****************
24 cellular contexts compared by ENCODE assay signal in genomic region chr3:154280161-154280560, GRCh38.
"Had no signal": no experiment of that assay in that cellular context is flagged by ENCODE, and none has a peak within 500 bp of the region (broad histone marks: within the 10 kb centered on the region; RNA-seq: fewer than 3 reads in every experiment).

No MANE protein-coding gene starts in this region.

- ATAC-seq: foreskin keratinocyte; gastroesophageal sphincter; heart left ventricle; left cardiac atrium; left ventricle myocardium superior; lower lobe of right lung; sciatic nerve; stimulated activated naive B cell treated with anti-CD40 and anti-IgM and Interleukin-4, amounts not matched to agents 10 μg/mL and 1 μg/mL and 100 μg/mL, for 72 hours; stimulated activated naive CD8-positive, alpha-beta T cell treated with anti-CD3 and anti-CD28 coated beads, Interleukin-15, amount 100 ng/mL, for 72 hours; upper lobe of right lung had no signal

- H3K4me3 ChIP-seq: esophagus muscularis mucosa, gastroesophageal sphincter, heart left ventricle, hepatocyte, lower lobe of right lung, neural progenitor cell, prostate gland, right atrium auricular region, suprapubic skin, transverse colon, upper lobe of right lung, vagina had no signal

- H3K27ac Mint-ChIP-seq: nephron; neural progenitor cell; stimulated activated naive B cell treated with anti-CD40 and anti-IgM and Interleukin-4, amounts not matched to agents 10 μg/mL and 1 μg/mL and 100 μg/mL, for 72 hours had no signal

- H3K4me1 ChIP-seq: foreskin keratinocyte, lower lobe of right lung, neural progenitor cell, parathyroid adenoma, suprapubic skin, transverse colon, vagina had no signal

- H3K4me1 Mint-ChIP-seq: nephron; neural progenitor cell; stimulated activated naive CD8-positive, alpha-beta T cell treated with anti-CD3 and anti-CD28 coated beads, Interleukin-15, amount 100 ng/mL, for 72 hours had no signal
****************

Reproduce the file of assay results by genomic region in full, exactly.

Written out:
24 cellular contexts compared by ENCODE assay signal in genomic region chr3:154280161-154280560, GRCh38.
"Had no signal": no experiment of that assay in that cellular context is flagged by ENCODE, and none has a peak within 500 bp of the region (broad histone marks: within the 10 kb centered on the region; RNA-seq: fewer than 3 reads in every experiment).

No MANE protein-coding gene starts in this region.

- ATAC-seq: foreskin keratinocyte; gastroesophageal sphincter; heart left ventricle; left cardiac atrium; left ventricle myocardium superior; lower lobe of right lung; sciatic nerve; stimulated activated naive B cell treated with anti-CD40 and anti-IgM and Interleukin-4, amounts not matched to agents 10 μg/mL and 1 μg/mL and 100 μg/mL, for 72 hours; stimulated activated naive CD8-positive, alpha-beta T cell treated with anti-CD3 and anti-CD28 coated beads, Interleukin-15, amount 100 ng/mL, for 72 hours; upper lobe of right lung had no signal

- H3K4me3 ChIP-seq: esophagus muscularis mucosa, gastroesophageal sphincter, heart left ventricle, hepatocyte, lower lobe of right lung, neural progenitor cell, prostate gland, right atrium auricular region, suprapubic skin, transverse colon, upper lobe of right lung, vagina had no signal

- H3K27ac Mint-ChIP-seq: nephron; neural progenitor cell; stimulated activated naive B cell treated with anti-CD40 and anti-IgM and Interleukin-4, amounts not matched to agents 10 μg/mL and 1 μg/mL and 100 μg/mL, for 72 hours had no signal

- H3K4me1 ChIP-seq: foreskin keratinocyte, lower lobe of right lung, neural progenitor cell, parathyroid adenoma, suprapubic skin, transverse colon, vagina had no signal

- H3K4me1 Mint-ChIP-seq: nephron; neural progenitor cell; stimulated activated naive CD8-positive, alpha-beta T cell treated with anti-CD3 and anti-CD28 coated beads, Interleukin-15, amount 100 ng/mL, for 72 hours had no signal